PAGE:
In the 1970s, the Bronx was on fire. Left unprotected by the city government, nearly a
half-million people were displaced as their close-knit, multiethnic neighborhood
burned, reducing the community to rubble. While insidious government policies
caused the devastation, Black and Latino residents bore the blame.
Through a rich seam of archival and home movie footage, testimonials from retired
FDNY firefighters and brass, as well as Bronx historians and community organizations Banana Kelly and CASA, the documentary Decade of Fire, co-directed by Bronx native Vivian Vázquez Irizarry and Gretchen Hildebran, confronts the racially charged stereotypes that dehumanized residents of the South Bronx in the 1970’s, and rationalized their abandonment by city, state and federal governments. Vázquez Irizarry, in her role as the film’s central character seeks not only healing for her community, but to redeem them from the harmful mythology spread by the media that has continued largely unchallenged to this day.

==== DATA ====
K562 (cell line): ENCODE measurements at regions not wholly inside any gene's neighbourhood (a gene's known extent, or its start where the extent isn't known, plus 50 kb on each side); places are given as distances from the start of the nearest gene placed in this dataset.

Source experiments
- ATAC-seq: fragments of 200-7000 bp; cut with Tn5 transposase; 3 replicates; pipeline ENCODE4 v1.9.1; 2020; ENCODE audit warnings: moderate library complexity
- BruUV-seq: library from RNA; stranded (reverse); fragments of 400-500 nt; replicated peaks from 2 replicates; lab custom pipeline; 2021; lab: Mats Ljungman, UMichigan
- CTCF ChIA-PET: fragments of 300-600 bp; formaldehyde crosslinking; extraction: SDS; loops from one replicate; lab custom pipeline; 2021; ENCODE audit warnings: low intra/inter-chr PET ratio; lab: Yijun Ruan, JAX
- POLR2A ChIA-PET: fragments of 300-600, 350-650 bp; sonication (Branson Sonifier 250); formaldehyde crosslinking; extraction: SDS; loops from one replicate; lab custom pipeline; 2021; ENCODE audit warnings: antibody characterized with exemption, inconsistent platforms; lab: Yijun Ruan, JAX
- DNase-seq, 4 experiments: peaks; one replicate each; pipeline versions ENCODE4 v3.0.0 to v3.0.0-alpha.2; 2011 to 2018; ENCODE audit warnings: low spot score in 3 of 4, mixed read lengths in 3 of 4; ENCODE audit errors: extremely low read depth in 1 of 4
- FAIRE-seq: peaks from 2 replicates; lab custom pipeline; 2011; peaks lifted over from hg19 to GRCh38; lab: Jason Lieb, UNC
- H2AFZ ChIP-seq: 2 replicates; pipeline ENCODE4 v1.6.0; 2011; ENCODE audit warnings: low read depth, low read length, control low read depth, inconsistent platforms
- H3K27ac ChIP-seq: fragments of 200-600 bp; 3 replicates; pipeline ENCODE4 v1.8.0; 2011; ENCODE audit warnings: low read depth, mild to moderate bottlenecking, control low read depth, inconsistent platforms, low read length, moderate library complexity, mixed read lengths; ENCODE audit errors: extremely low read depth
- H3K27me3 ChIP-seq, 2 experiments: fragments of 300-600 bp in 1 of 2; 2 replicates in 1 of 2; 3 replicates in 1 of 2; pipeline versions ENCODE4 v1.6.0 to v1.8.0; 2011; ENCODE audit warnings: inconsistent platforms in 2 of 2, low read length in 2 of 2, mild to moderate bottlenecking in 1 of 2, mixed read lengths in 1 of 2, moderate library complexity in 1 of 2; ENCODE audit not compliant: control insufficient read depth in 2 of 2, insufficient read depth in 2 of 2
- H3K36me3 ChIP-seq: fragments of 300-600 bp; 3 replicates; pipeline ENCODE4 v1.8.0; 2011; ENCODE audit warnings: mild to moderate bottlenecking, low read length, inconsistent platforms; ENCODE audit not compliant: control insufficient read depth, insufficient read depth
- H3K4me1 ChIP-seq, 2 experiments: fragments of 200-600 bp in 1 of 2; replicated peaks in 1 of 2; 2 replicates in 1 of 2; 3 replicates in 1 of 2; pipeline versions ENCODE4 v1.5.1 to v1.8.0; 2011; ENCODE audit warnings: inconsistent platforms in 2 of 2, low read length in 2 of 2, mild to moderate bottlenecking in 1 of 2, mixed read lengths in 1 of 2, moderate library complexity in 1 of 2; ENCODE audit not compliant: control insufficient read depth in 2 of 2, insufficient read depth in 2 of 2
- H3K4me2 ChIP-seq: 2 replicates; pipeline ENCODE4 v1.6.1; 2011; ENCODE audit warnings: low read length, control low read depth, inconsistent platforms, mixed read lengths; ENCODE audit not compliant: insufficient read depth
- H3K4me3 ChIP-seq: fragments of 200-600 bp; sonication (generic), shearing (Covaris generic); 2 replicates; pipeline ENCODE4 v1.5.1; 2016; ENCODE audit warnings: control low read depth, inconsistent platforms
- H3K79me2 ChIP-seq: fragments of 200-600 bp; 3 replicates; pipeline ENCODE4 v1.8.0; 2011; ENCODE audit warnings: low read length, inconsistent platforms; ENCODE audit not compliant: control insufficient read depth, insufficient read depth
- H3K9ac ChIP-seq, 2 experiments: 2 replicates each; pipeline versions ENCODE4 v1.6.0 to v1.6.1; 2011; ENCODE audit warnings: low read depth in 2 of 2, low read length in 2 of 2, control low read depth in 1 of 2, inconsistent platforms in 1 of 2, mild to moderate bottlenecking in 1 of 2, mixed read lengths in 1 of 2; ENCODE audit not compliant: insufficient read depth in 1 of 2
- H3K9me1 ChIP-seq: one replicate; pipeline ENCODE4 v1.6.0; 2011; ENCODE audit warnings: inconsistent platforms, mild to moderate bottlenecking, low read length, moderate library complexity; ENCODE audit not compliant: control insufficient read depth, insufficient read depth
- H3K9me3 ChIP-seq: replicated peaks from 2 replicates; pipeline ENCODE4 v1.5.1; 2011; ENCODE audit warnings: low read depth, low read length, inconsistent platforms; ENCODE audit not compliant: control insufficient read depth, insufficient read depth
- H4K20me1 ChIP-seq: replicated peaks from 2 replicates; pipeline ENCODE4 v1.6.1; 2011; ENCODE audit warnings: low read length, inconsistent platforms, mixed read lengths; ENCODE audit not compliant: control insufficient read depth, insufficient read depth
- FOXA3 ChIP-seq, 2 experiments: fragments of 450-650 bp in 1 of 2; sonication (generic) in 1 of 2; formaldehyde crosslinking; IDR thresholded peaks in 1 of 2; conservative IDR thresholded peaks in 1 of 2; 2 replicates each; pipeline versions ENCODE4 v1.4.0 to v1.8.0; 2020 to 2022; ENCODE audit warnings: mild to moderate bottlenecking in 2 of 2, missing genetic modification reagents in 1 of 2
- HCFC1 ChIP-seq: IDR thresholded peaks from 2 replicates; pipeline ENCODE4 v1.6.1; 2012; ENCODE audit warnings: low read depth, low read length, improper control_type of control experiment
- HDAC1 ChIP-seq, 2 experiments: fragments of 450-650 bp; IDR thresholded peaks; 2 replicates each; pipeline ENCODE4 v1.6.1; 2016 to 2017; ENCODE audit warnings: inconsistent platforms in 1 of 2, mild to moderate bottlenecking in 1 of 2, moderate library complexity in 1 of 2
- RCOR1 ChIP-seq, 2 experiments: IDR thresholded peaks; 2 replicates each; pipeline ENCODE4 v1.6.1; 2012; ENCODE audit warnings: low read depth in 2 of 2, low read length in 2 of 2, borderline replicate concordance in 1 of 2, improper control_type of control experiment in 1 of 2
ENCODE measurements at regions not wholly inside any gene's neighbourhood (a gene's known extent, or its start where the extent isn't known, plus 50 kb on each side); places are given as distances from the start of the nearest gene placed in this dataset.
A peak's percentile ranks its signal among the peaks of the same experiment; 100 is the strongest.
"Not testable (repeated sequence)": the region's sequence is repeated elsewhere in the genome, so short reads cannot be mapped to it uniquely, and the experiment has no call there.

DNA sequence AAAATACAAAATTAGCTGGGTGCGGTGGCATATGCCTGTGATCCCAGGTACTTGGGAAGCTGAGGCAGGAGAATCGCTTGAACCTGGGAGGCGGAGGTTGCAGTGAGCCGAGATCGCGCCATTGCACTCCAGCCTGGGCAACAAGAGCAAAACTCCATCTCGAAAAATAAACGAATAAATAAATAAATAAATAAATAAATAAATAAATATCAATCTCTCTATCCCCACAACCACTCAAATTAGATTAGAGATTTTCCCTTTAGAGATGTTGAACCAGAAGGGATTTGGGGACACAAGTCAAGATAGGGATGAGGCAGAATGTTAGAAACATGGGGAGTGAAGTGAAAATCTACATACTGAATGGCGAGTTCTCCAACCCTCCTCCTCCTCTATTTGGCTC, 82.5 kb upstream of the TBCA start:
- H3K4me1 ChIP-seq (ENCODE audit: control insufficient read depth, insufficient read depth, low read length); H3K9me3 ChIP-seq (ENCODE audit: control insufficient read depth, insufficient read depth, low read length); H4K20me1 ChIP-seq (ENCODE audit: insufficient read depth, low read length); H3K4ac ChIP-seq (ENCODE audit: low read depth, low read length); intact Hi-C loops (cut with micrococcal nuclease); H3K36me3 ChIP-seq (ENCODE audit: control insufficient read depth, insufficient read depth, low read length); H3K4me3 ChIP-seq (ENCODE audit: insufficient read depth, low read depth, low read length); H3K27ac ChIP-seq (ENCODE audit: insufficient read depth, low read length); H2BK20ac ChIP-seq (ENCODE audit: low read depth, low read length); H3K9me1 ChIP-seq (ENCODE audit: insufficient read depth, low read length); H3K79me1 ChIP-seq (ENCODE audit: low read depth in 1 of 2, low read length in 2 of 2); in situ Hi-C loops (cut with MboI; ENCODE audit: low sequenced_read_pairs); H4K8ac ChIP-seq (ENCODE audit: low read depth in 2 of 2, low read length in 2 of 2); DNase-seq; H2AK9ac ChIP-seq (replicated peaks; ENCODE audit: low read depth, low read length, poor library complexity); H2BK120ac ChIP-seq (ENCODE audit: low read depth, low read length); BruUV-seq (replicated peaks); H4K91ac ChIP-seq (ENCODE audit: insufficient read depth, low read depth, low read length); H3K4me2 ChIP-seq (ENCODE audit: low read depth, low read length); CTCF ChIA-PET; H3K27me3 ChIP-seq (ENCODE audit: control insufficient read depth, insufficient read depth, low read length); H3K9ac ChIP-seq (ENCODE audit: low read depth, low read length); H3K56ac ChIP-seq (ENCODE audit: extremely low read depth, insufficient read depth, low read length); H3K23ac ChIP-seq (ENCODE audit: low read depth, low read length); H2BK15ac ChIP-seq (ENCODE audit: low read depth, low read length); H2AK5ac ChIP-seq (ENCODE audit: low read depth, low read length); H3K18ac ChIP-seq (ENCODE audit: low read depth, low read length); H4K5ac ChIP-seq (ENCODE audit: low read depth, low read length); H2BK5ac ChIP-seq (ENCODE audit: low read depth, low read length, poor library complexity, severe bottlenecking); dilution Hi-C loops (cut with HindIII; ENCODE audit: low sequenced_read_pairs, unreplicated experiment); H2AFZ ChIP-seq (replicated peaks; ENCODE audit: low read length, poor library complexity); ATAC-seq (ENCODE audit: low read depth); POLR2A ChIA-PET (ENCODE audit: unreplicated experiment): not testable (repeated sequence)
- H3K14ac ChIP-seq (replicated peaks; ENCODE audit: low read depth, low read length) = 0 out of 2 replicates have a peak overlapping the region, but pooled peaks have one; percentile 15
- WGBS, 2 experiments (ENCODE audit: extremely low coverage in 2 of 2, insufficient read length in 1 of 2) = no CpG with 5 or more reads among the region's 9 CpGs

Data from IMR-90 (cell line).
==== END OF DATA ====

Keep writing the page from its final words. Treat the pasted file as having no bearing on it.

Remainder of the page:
Decade of Fire offers the emergence of a new narrative for the South Bronx and places like it across the nation.
Read more about the film here.